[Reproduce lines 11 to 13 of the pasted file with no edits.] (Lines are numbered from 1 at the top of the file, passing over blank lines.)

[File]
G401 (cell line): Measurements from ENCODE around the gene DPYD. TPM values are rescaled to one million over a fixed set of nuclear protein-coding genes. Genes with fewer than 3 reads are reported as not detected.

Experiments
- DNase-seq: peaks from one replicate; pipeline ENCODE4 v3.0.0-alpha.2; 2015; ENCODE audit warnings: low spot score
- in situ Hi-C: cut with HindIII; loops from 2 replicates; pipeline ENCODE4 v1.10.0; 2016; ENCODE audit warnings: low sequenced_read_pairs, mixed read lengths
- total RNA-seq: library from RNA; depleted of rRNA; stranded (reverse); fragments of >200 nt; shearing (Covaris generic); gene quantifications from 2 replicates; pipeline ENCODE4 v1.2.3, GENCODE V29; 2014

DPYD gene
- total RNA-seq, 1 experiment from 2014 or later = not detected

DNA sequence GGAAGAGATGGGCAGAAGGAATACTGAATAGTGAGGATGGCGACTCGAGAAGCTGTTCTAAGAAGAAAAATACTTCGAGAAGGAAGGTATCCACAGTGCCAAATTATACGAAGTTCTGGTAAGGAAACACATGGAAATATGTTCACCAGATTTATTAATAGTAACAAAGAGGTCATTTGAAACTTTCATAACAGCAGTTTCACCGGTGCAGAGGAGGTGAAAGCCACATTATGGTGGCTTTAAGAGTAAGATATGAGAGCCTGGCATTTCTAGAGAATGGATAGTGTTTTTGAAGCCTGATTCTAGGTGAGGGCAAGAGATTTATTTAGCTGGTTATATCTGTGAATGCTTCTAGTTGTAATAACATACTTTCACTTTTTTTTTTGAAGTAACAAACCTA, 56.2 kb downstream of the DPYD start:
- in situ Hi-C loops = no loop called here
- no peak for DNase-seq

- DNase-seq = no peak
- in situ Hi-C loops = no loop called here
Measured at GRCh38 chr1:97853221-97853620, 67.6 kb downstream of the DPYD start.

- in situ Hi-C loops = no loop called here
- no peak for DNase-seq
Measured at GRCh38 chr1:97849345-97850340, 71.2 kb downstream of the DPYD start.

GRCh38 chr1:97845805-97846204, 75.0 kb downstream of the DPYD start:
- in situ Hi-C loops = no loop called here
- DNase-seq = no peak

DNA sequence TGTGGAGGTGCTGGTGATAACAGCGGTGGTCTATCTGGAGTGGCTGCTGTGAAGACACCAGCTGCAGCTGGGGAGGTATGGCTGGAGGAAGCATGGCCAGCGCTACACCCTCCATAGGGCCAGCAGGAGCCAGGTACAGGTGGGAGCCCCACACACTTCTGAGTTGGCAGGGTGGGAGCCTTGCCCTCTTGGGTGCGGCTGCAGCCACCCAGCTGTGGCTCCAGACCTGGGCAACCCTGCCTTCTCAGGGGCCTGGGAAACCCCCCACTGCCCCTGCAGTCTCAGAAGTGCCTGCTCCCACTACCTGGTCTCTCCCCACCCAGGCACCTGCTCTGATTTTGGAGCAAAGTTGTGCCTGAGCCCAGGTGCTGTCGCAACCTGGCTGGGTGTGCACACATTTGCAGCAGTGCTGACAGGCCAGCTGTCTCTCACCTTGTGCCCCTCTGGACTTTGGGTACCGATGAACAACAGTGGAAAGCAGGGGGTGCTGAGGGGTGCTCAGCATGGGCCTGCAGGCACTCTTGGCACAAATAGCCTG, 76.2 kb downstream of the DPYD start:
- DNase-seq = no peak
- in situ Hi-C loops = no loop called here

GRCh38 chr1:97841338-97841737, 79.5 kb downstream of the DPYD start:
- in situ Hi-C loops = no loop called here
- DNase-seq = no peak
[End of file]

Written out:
- DNase-seq = no peak
- in situ Hi-C loops = no loop called here
Measured at GRCh38 chr1:97853221-97853620, 67.6 kb downstream of the DPYD start.